The t/s/s line for this deck is pretty standard, with only a high SSU/seeker count to allow you to re-use your dialga. There isnt any warp point/warp energy simply cause u can easily afterburn the energy for retreating.

    The deck's strategy:

    You should aim to start with either vulpix or smeargle and start setting up via re-heat, find wildfire or potraiting. Get out your ninetales first for drawpower and set up your ho-oh next. Typhlosion should be the last out as it serves to allow you to constantly attack rather than for set up. After your typhlosion is out, you can set up your second ho-oh and retreat&seeker/SSU your active if needed. Dialga is there for recovery as i pointed out before.

    Points to note for this deck:

    This deck has no way to fight gdos. So if your meta is flooded with gdos, DUN use this deck lol. I feel that this deck has a favourable matchup vs machamp, donphan, diaglachomp, even with luxchomp, slightly unfavourable vs vilegar, and highly unfavourable vs gdos.

    Dun leave dialga out on your bench if you are playing against luxchomp. It is the best bright-look bait ever. When playing against luxchomp and they knock out your ho-oh, drop dialga, get the stuff u need,then seeker/SSU it back up.

    Against SFchamp, dun send out your ho-oh legend as they will simply take it out. Use your typhlosion to attack in this case. Most machamp decks run low energy count so destroying their energy means they wont be able to rage/champ buster u anytime soon.

    Against vilegar, u can tech in a regice to try to break the tomb lock and spam your trainers asap, otherwise, keep discarding your trainers via regimove. Dun roast reveal too often and keep your hand size small.

    Against dialgachomp, be wary that they can shut off your pokebody so you need 4 fire on ur ho-oh to attack instead. However, u still have an advantage since they cant ohko but you can oneshot their dialgas easily.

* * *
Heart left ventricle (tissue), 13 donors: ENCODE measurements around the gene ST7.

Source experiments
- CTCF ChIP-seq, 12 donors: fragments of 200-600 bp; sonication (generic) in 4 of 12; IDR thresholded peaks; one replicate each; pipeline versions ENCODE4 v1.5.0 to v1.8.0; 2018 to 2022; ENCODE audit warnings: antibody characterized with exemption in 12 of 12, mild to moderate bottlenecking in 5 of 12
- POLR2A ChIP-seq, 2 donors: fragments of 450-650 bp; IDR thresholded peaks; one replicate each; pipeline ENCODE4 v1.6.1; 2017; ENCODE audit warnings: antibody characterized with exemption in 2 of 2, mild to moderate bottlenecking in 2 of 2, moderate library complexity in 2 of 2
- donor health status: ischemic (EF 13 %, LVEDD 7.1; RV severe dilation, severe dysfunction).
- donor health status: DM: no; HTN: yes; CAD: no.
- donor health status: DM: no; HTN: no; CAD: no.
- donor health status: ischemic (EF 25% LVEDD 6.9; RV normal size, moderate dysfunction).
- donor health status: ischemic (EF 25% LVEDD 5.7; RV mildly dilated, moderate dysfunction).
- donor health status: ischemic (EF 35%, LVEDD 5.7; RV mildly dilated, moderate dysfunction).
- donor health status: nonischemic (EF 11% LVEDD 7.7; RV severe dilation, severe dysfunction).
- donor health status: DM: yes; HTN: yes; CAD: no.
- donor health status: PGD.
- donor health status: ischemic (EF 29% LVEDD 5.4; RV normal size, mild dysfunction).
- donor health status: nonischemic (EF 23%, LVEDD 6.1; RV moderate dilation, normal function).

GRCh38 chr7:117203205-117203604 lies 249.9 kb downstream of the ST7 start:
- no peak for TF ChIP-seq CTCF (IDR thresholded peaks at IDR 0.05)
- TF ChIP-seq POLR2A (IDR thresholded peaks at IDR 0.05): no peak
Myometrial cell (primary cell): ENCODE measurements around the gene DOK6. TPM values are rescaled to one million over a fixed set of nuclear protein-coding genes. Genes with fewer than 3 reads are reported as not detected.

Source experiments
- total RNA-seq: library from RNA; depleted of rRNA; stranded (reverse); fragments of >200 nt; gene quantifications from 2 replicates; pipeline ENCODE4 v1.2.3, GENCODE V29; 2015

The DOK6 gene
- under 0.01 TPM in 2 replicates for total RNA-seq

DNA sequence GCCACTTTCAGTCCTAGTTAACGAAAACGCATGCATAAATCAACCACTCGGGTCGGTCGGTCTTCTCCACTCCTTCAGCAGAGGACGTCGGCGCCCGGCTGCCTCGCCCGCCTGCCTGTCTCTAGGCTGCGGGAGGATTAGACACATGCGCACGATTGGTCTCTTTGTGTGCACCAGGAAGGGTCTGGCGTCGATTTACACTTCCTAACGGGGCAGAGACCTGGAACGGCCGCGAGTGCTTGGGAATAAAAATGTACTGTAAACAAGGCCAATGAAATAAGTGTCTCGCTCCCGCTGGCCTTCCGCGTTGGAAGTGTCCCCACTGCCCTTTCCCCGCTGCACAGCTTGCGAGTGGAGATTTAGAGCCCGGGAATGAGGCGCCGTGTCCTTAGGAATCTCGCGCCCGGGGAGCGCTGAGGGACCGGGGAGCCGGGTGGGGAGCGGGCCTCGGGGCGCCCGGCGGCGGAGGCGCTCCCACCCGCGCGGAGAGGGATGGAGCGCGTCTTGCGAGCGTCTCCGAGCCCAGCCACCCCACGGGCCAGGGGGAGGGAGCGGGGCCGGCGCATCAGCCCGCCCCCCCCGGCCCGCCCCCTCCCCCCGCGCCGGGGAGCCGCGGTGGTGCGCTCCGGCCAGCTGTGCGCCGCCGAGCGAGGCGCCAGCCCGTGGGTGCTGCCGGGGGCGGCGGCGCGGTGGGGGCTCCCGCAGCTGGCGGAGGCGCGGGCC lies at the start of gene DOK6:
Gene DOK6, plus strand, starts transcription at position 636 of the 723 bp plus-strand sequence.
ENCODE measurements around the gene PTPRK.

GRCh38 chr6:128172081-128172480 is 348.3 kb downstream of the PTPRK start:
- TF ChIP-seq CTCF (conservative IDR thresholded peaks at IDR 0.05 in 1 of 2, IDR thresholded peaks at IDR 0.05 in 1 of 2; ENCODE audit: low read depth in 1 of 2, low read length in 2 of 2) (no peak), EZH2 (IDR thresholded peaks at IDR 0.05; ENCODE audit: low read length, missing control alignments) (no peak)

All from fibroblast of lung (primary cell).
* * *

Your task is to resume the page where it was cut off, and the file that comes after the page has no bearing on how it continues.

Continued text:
This is a nice, streamlined, approach to fueling a main attacker and recovering from the KO. I really like this for a Senior deck idea (I will probably suggest it to my seniors). Why did you choose to run lookers in there? Are you concerned with SP matchups, disrupting Sabeleye draws, or do you just like the ability to draw a small number in case of Gengar? At any rate, it's a pretty cool and simple strat that could be played out and adjusted for the playstyle of the user. Thank you for taking the time to share. ( flash2351 = 2 Guru Points )
    Last edited by a moderator: Mar 7, 2011
  14. StormFront

    StormFront New Member

    I've decided to go for an unusual strategy, there is a fire pokemon in the B+W set with a raindance power who might make this deck more viable in future.

    I call this MillMar

    Pokemon: 23

    1 Azelf LA
    3-2-3 Typlosion(Prime)
    4-4 Magmortor TM
    2 Uxie LA
    2-2 Ninetales GS

    T/S/S: 25

    3 Bebe's Search
    4 Broken Time Space
    2 Junk Arm
    1 Luxury Ball
    2 Palmer's Contribution
    4 Pokemon Collector
    2 Pokemon Communication
    3 Rare Candy
    2 Seeker
    2 Twins

    Energy: 12

    12 Fire Energy

    Strategy - Based on the decks name, the object is to mill your opponents deck via Magmar+Magmortors first attack and using Typloshions :ppowr: to recycle and attach multiple energies to Magmortor.

    Edit: Looks like someone in this thread already thought of the same idea.

    Edit2: After testing the deck out on RS, it just doesn't work. There is not enough energy acceleration to make it work effectively, I'd like to try this idea out again in a couple of months time when the next set arrives, that way I can use fisherman to get 4 energy from the discard ,Typlosion's power combined with Ninetales to attach 5+ energy a turn.

    The idea is kinda cool, but you needed engineer's adjustments + Ninetales to discard and accel for the scheme to get beasty. Thanks for taking the time to offer up your idea though.(StormFront = 1 Guru Point )
    Last edited by a moderator: Mar 16, 2011
  15. Baroness Meena

    Baroness Meena New Member

    So here goes MEGAPLOSION!!!!

    The list is as follows:

    Pokemon 24
    3 Typhlosion HS-110
    2 Quilava HS-49
    3 Cyndaquil HS-61
    1 Blissey PL-22
    1 Chansey PL-69
    1 Cherrim SF-14
    1 Cherubi SF-56
    2 Yanmega TU-98
    2 Yanma TU-84
    2 Ninetales HS-7
    2 Vulpix UL-68
    1 Azelf LA-19
    3 Spiritomb AR-32
    1 Unown Q MD-49

    Trainer/Supporter/Stadium 25
    3 Bebe's Search
    3 Pokemon Collector
    3 Seeker
    4 Judge
    4 Copycat
    1 Expert Belt
    2 Warp Point